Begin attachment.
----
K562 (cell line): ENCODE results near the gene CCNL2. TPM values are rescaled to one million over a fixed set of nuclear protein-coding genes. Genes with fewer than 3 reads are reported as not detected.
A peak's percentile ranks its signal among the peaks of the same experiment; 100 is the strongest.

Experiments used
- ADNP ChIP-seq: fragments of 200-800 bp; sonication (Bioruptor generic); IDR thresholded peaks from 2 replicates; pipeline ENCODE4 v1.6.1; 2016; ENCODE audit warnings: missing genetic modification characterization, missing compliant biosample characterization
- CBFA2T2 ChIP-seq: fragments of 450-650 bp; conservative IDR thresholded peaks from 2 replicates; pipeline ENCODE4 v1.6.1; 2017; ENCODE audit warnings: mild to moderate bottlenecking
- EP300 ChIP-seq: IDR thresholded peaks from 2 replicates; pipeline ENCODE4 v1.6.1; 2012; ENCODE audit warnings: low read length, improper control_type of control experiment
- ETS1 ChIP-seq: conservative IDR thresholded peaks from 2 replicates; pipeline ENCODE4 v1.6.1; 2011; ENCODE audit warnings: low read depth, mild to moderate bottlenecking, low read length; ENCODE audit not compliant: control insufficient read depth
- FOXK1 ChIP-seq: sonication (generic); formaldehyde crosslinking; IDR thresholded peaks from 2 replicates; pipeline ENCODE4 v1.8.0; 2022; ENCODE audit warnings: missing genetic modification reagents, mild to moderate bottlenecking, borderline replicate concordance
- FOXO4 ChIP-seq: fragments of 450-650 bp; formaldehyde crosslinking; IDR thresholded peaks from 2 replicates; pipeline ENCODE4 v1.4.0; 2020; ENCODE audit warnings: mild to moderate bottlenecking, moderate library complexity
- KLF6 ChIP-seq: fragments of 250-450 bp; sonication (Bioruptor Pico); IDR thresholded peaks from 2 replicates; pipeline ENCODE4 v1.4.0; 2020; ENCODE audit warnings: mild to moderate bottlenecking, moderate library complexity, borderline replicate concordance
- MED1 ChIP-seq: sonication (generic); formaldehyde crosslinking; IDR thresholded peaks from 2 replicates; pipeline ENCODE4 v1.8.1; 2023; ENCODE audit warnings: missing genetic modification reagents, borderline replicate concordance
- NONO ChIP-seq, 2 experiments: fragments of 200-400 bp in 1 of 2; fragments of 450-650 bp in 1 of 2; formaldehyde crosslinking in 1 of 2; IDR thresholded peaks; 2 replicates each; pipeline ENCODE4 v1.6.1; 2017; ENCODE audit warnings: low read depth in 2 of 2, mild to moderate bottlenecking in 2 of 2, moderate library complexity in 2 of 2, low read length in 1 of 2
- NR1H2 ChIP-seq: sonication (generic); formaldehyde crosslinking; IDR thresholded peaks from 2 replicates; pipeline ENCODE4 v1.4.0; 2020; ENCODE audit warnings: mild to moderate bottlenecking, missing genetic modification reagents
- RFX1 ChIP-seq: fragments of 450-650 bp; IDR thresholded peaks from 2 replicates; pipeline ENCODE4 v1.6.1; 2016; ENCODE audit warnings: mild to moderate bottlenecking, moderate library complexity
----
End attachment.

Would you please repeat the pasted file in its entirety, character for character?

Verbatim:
K562 (cell line): ENCODE results near the gene CCNL2. TPM values are rescaled to one million over a fixed set of nuclear protein-coding genes. Genes with fewer than 3 reads are reported as not detected.
A peak's percentile ranks its signal among the peaks of the same experiment; 100 is the strongest.

Experiments used
- ADNP ChIP-seq: fragments of 200-800 bp; sonication (Bioruptor generic); IDR thresholded peaks from 2 replicates; pipeline ENCODE4 v1.6.1; 2016; ENCODE audit warnings: missing genetic modification characterization, missing compliant biosample characterization
- CBFA2T2 ChIP-seq: fragments of 450-650 bp; conservative IDR thresholded peaks from 2 replicates; pipeline ENCODE4 v1.6.1; 2017; ENCODE audit warnings: mild to moderate bottlenecking
- EP300 ChIP-seq: IDR thresholded peaks from 2 replicates; pipeline ENCODE4 v1.6.1; 2012; ENCODE audit warnings: low read length, improper control_type of control experiment
- ETS1 ChIP-seq: conservative IDR thresholded peaks from 2 replicates; pipeline ENCODE4 v1.6.1; 2011; ENCODE audit warnings: low read depth, mild to moderate bottlenecking, low read length; ENCODE audit not compliant: control insufficient read depth
- FOXK1 ChIP-seq: sonication (generic); formaldehyde crosslinking; IDR thresholded peaks from 2 replicates; pipeline ENCODE4 v1.8.0; 2022; ENCODE audit warnings: missing genetic modification reagents, mild to moderate bottlenecking, borderline replicate concordance
- FOXO4 ChIP-seq: fragments of 450-650 bp; formaldehyde crosslinking; IDR thresholded peaks from 2 replicates; pipeline ENCODE4 v1.4.0; 2020; ENCODE audit warnings: mild to moderate bottlenecking, moderate library complexity
- KLF6 ChIP-seq: fragments of 250-450 bp; sonication (Bioruptor Pico); IDR thresholded peaks from 2 replicates; pipeline ENCODE4 v1.4.0; 2020; ENCODE audit warnings: mild to moderate bottlenecking, moderate library complexity, borderline replicate concordance
- MED1 ChIP-seq: sonication (generic); formaldehyde crosslinking; IDR thresholded peaks from 2 replicates; pipeline ENCODE4 v1.8.1; 2023; ENCODE audit warnings: missing genetic modification reagents, borderline replicate concordance
- NONO ChIP-seq, 2 experiments: fragments of 200-400 bp in 1 of 2; fragments of 450-650 bp in 1 of 2; formaldehyde crosslinking in 1 of 2; IDR thresholded peaks; 2 replicates each; pipeline ENCODE4 v1.6.1; 2017; ENCODE audit warnings: low read depth in 2 of 2, mild to moderate bottlenecking in 2 of 2, moderate library complexity in 2 of 2, low read length in 1 of 2
- NR1H2 ChIP-seq: sonication (generic); formaldehyde crosslinking; IDR thresholded peaks from 2 replicates; pipeline ENCODE4 v1.4.0; 2020; ENCODE audit warnings: mild to moderate bottlenecking, missing genetic modification reagents
- RFX1 ChIP-seq: fragments of 450-650 bp; IDR thresholded peaks from 2 replicates; pipeline ENCODE4 v1.6.1; 2016; ENCODE audit warnings: mild to moderate bottlenecking, moderate library complexity